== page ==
Iran’s other concern is Iraq, where Turkey is trying to limit Iran’s influence in the Iraqi political sphere by facilitating the formation of a unified front composed of the Kurdistan Regional Government and the country’s main Sunni faction.
At the same time, the escalation in Turkey’s military operations in Iraqi Kurdistan has raised concerns among Iran and its affiliated Shiite groups that Turkey may seek to establish a permanent sphere of influence in northern parts of Iraq. Those worries were sharpened by KRG Prime Minister Masrour Barzani’s comments earlier this year about selling Iraqi Kurdish gas to Europe via Turkey to offset supply deficits stemming from sanctions on Russia over its invasion of Ukraine.
It’s hardly a coincidence that the Khor Mor gas field in Iraqi Kurdistan’s Sulaimaniyah province was attacked multiple times last week. The KRG Security Council said the attacks came from Kirkuk and had been directed by Iran-backed Hezbollah militants. Turkey is the KRG’s closest regional ally and top economic partner.
In March, Iranian cruise missiles struck the residence of Sheikh Baz Karim Barznji, CEO of the Kurdish oil company Kar Group, which exports Iraqi Kurdish crude via a pipeline to Turkey. Iran said the attack targeted Israeli interests in Iraq, but the message was almost certainly intended for Barzani. The Iraqi Kurdish leader announced Sunday that reinforcements had been sent to Khor Mor and that he had spoken to White House Coordinator for the Middle East and North Africa Brett McGurk and Iraqi Prime Minister Mustafa al-Khadimi.
“The cowards behind the attacks have resorted to terror tactics because they have lost the court of public opinion in the rest of the country. Rather than focus on the future and economic integration to lift all of the country, lawless groups have resorted to rocket attacks on our villages and civilians,” the Kurdish premier said in a statement.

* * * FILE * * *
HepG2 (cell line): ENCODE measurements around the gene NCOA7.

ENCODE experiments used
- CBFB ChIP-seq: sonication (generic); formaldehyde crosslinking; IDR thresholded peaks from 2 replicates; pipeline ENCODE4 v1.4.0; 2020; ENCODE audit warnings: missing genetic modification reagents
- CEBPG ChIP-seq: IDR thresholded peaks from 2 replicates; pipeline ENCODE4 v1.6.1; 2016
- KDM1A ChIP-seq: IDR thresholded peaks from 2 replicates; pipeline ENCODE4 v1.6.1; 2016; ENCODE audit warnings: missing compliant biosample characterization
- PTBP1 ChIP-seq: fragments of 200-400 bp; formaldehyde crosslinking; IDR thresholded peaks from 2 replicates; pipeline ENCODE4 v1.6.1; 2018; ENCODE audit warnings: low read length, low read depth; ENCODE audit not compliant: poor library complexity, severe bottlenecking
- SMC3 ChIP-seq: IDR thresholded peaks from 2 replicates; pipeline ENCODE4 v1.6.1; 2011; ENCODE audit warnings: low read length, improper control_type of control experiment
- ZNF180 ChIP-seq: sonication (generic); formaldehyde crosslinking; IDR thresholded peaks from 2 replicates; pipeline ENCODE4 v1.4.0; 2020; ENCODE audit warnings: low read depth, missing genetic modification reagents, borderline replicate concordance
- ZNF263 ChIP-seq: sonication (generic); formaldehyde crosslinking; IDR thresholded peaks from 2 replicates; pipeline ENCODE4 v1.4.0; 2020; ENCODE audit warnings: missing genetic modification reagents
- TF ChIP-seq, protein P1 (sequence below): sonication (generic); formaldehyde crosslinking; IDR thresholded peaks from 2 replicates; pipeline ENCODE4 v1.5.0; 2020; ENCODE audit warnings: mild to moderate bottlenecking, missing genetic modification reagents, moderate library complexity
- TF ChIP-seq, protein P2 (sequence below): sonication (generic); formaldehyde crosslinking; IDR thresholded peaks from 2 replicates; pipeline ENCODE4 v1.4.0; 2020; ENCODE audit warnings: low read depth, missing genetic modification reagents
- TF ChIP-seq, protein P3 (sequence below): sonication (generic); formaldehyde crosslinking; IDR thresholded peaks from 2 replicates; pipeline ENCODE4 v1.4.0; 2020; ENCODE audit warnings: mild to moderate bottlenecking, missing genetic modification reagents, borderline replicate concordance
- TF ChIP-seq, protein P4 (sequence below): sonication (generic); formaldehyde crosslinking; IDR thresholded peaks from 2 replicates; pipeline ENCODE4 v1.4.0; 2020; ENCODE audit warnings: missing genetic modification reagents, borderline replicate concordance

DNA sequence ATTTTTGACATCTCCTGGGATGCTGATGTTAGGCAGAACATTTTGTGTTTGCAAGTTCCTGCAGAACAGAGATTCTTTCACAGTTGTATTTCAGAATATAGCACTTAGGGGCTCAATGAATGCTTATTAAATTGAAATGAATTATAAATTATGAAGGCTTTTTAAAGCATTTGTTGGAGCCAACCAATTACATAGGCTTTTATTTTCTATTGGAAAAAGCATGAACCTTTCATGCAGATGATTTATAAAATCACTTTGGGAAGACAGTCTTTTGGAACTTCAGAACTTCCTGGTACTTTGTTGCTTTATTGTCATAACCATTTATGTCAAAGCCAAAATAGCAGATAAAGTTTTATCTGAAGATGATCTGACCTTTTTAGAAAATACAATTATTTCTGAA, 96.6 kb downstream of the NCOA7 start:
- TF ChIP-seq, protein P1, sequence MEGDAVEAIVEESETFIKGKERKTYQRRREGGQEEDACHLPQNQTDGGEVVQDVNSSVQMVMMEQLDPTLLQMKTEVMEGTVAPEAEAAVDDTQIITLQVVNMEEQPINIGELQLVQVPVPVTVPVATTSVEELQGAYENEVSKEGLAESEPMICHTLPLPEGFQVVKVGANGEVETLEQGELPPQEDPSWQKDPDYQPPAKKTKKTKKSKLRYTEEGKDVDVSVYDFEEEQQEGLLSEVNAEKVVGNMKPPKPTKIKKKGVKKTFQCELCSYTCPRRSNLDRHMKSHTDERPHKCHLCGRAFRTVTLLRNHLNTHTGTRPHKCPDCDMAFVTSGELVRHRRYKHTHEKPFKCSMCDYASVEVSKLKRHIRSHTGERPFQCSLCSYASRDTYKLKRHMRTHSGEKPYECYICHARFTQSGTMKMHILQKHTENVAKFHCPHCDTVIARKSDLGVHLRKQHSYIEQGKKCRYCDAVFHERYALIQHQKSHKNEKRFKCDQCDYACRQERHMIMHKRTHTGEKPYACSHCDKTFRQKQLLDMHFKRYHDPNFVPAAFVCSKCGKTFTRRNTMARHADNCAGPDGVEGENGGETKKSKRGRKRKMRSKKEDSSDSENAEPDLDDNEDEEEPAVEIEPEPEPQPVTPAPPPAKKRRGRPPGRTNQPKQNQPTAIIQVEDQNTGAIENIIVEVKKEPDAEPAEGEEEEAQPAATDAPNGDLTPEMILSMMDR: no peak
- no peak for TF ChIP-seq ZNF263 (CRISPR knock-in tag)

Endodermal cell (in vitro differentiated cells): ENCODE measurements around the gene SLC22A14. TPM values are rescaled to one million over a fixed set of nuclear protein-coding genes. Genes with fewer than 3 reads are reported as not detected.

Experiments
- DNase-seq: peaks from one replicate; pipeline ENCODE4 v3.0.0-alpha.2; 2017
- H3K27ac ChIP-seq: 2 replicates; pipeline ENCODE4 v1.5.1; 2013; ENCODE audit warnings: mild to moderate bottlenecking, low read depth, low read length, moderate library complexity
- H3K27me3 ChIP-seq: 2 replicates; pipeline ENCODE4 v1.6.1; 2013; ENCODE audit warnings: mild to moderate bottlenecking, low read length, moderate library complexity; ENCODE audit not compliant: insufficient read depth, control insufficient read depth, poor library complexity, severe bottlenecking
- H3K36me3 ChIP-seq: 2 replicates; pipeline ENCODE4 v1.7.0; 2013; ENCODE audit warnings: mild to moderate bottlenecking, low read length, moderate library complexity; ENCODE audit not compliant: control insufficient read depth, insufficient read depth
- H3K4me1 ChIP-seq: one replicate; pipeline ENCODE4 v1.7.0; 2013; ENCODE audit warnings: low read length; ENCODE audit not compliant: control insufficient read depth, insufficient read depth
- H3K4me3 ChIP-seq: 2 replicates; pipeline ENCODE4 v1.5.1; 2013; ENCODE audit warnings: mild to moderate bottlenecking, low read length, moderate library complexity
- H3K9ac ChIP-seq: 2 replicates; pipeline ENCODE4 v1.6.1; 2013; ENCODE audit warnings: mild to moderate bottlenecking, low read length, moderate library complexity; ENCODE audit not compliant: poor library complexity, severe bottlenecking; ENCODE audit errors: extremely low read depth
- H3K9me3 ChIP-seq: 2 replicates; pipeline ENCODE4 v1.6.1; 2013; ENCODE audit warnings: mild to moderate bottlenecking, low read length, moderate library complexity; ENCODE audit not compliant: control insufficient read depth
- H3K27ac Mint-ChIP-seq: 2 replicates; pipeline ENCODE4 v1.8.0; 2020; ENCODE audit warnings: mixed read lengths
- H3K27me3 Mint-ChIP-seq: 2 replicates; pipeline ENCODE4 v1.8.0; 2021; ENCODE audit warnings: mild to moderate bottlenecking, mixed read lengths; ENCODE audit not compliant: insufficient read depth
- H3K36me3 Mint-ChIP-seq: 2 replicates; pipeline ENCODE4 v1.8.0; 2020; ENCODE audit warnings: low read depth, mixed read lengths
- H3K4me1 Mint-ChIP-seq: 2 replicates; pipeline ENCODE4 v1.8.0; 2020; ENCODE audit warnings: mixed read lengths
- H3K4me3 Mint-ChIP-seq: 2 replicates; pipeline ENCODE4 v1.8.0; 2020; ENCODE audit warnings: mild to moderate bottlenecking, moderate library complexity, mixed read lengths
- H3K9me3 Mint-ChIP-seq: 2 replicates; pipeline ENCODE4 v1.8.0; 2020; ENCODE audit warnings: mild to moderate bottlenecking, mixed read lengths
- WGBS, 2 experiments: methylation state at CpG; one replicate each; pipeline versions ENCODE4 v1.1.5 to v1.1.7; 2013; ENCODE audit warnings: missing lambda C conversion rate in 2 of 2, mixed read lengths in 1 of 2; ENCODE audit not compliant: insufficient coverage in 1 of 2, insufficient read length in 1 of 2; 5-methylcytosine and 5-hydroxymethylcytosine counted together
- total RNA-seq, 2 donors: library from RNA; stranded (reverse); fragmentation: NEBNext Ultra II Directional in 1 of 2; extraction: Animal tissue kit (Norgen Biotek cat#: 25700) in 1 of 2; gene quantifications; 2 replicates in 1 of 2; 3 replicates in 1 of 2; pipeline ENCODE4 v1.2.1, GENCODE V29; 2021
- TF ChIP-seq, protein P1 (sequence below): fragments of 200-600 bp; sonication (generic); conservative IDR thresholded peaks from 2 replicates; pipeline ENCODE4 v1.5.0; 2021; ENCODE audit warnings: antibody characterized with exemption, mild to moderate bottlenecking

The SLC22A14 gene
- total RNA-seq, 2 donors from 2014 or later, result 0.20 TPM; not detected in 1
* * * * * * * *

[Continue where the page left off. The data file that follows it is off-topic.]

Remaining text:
Why does Iran, a top producer of oil and natural gas, feel so threatened?
“Iraq burns its own gas and buys Iranian gas above the market price, so whatever the Iraqi government and the KRG does to develop its own gas goes automatically and naturally against what Iran is doing, which is deepening that dependency that Iraq has developed for Iranian gas and Iranian electricity,” explained Bilal Wahab, a senior fellow at the Washington Institute for Near East Policy. “If the KRG were to sell its gas and not use it for domestic consumption it would be selling it to and through Turkey. If the KRG thereby contributes to Turkey becoming an energy hub for Europe, that goes against what Iran is trying to do.”
But on a wider regional scale, “what worries Iran the most is that Turkey has been improving its relations with Iran’s rivals, particularly Israel and Saudi Arabia,” said Azizi, the Iranian analyst.
Last week Saudi Arabia’s Crown Prince Mohammed bin Salman met with Erdogan in Ankara, ending almost four years of hostility that erupted over the Saudi royal’s role in the 2018 murder of Saudi dissident Jamal Khashoggi in Istanbul.
“This dual-track rapprochement, along with the aforementioned factors specific to Iraq and Syria, has created the perception in Iran that a regional front might be in the making with the participation of Turkey, Israel and the Arab states of the Persian Gulf with the primary aim of confronting Iran,” Azizi said.